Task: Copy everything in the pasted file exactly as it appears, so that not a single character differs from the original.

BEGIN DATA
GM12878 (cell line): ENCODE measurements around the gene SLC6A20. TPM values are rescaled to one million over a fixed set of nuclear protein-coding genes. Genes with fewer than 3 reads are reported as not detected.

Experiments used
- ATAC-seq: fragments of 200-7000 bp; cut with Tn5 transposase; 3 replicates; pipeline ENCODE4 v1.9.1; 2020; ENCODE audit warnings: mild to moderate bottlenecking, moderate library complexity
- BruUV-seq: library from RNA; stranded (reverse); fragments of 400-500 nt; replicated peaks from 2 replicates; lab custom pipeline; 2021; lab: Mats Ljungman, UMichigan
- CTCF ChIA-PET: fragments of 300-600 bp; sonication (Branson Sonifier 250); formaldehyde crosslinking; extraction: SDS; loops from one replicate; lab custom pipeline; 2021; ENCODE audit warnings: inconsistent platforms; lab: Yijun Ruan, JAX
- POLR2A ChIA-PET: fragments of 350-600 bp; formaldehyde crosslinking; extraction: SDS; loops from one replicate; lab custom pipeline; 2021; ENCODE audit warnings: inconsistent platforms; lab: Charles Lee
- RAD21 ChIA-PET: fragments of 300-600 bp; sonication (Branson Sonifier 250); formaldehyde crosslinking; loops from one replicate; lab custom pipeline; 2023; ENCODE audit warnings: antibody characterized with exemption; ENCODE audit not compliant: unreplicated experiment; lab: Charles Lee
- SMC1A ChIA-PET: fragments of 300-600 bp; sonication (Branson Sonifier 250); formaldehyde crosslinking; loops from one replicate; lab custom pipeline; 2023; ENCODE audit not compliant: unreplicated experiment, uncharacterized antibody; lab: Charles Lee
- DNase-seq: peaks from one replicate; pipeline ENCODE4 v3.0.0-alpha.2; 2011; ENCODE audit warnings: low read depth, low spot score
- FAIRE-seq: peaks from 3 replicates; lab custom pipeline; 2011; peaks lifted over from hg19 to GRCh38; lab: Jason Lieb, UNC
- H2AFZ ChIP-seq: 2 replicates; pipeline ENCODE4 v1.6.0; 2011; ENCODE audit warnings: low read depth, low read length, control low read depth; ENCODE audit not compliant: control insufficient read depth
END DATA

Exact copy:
GM12878 (cell line): ENCODE measurements around the gene SLC6A20. TPM values are rescaled to one million over a fixed set of nuclear protein-coding genes. Genes with fewer than 3 reads are reported as not detected.

Experiments used
- ATAC-seq: fragments of 200-7000 bp; cut with Tn5 transposase; 3 replicates; pipeline ENCODE4 v1.9.1; 2020; ENCODE audit warnings: mild to moderate bottlenecking, moderate library complexity
- BruUV-seq: library from RNA; stranded (reverse); fragments of 400-500 nt; replicated peaks from 2 replicates; lab custom pipeline; 2021; lab: Mats Ljungman, UMichigan
- CTCF ChIA-PET: fragments of 300-600 bp; sonication (Branson Sonifier 250); formaldehyde crosslinking; extraction: SDS; loops from one replicate; lab custom pipeline; 2021; ENCODE audit warnings: inconsistent platforms; lab: Yijun Ruan, JAX
- POLR2A ChIA-PET: fragments of 350-600 bp; formaldehyde crosslinking; extraction: SDS; loops from one replicate; lab custom pipeline; 2021; ENCODE audit warnings: inconsistent platforms; lab: Charles Lee
- RAD21 ChIA-PET: fragments of 300-600 bp; sonication (Branson Sonifier 250); formaldehyde crosslinking; loops from one replicate; lab custom pipeline; 2023; ENCODE audit warnings: antibody characterized with exemption; ENCODE audit not compliant: unreplicated experiment; lab: Charles Lee
- SMC1A ChIA-PET: fragments of 300-600 bp; sonication (Branson Sonifier 250); formaldehyde crosslinking; loops from one replicate; lab custom pipeline; 2023; ENCODE audit not compliant: unreplicated experiment, uncharacterized antibody; lab: Charles Lee
- DNase-seq: peaks from one replicate; pipeline ENCODE4 v3.0.0-alpha.2; 2011; ENCODE audit warnings: low read depth, low spot score
- FAIRE-seq: peaks from 3 replicates; lab custom pipeline; 2011; peaks lifted over from hg19 to GRCh38; lab: Jason Lieb, UNC
- H2AFZ ChIP-seq: 2 replicates; pipeline ENCODE4 v1.6.0; 2011; ENCODE audit warnings: low read depth, low read length, control low read depth; ENCODE audit not compliant: control insufficient read depth